PWCS Superintendent Presents Six Priorities for FY 2022 Budget

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Photo by Ashleigh Henegar

By Superintendent, Dr. Steven Walts of Prince William County Schools

Dear Community Members:

I want to thank our teachers, administrators, support staff, parents, community, and School Board for their support and the great successes we have achieved this year, and for the past 16 years that I have proudly served as your Superintendent.

This past pandemic year has been unlike any other in my career – and unlike any other in modern history. Together we rallied as community, and despite significant adversity, continued to innovate, educate, and support our students. This year I propose a budget that builds upon our success and focuses on the future, with six key priorities:

1. Pandemic-related Student and Employee Support, including resources and staff necessary to continue to meet the unique and significant needs created by the COVID-19 pandemic ($1 million approximately.)*

2. Teachers and staff, providing a step of 2.8 percent average increase for eligible employees, a COLA of 1% for eligible employees, and no health care cost increase for the third year in a row ($21.3 million).

3. Educational equity, and academic achievement for all, including funding for Regional Special Education Program ($4 million), increased Summer School supports ($2 million), and English Language Arts textbooks ($1 million).

At the board meeting, Walts also mentioned the addition of a  full-virtual high school ($1 million).

4. Pre-kindergarten (Pre-K) access, adds an additional five Pre-K classrooms ($1 million).

5. Student mental health and wellness, hiring additional school counselors (15, $1.5 million), psychologists (6, $586K), and nurses (2, $195K).

6. Sustainable facilities, school safety, and support infrastructure, focusing on Capital Improvements Program investments in our oldest schools including natural daylighting (fenestration at $21 million) projects and investment in modernization of our legacy financial and payroll systems ($4 million).

I am certain that our amazing employees, students, and community will continue to build on our legacy of success and deliver a World-Class Education for every student.

Sincerely,

Steven L. Walts Superintendent of Schools

Take a closer look at the superintendent's proposed FY2022 school budget

*Bristow Beat inserted budget costs into the Superintendent's letter. These figures are based upon information presented by Dr. Walts and Associate Superintendent of Finance and Risk John Wallingford at the Feb. 3, 2021 Prince William County Schools School Board meeting. 

Most Recent CARES FUNDING 

“We are using the latest CARES funding in 5 major areas," explained Dr. Walts during his budget presentation before the school board.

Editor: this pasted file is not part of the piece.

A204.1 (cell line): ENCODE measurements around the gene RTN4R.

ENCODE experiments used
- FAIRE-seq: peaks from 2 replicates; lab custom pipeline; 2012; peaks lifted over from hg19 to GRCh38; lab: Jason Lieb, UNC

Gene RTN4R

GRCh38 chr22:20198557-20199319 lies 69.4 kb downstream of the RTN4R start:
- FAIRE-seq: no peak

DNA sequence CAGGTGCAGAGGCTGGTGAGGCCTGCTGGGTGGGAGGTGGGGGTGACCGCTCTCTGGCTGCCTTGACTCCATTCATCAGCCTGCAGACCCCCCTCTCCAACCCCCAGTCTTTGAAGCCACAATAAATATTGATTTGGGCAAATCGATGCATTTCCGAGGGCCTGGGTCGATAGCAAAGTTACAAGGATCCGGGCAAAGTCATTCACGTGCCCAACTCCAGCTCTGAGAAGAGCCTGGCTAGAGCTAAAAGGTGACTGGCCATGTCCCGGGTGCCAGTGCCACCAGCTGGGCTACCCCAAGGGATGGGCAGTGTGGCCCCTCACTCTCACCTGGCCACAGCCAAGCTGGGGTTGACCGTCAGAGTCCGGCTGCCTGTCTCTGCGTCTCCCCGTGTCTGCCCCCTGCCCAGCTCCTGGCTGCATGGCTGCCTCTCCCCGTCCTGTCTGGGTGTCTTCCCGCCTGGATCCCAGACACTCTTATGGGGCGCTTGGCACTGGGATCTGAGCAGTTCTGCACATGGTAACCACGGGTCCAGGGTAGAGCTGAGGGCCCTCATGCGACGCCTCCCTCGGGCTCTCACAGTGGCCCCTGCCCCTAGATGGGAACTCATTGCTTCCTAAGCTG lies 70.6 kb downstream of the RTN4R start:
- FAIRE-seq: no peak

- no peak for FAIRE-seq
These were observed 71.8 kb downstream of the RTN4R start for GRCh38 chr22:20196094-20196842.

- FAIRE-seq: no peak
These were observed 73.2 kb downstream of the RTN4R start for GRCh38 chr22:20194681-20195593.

1. Hire additional temporary teaching assistants for elementary schools;
  2. Fund the deferred capital projects, deferred last year;
  3. Additional summer learning for those in need of academic support;
  4. Additional in-person and virtual tutoring options, Mondays, after-school and on Saturdays;
  5. Additional PPE as needed going forward.

CARES funding has not been rolled into the budget.

UPDATED: More Info, Feb. 4 at 1:45 p.m. 

Walts announced that the enrollment population of Prince William County Schools has declined for the first time since he has been superintendent. This is due to the pandemic, said Walts and it is happening in public schools all over the country.

Perhaps this is the reason the school division has not allotted additional funds to reduce class sizes for this coming school year. Another reason could be the unique situation created by the pandemic which has broken classes into virtual only and in-person learners separated in two houses. Finally, the creation of a virtual high school would further reduce in class population numbers.

The budget has to be approved by the school board. 

The Prince William County Schools budget is dependent upon funding from the Commonwealth of Virginia, and the budget passed by the Prince William Board of County Supervisors.

The school board has no taxing authority and receives 57.23% of the county's income (with some outliers) according to their Revenue Sharing Agreement. The Board of County Supervisors has limited oversight over the school budget. The budget is ultimate set by the school board, not the superintendent. The public has the opportunity to provide its input on the school budget.

Here is the timeline for budget meetings 

  • Feb 8 public meeting on budget
  • Feb 17 public hearing on the budget
  • Feb 24 budget work session
  • March 10 budget work session mark up
  • March 17 school board approves budget
  • April 6 presentation to the Board of County Supervisors

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